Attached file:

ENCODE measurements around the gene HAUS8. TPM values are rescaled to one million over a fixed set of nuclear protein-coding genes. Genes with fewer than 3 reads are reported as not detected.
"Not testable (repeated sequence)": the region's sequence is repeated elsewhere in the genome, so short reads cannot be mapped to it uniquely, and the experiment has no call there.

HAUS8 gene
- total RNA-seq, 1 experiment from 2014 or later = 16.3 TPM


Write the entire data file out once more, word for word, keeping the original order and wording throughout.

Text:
ENCODE measurements around the gene HAUS8. TPM values are rescaled to one million over a fixed set of nuclear protein-coding genes. Genes with fewer than 3 reads are reported as not detected.
"Not testable (repeated sequence)": the region's sequence is repeated elsewhere in the genome, so short reads cannot be mapped to it uniquely, and the experiment has no call there.

HAUS8 gene
- total RNA-seq, 1 experiment from 2014 or later = 16.3 TPM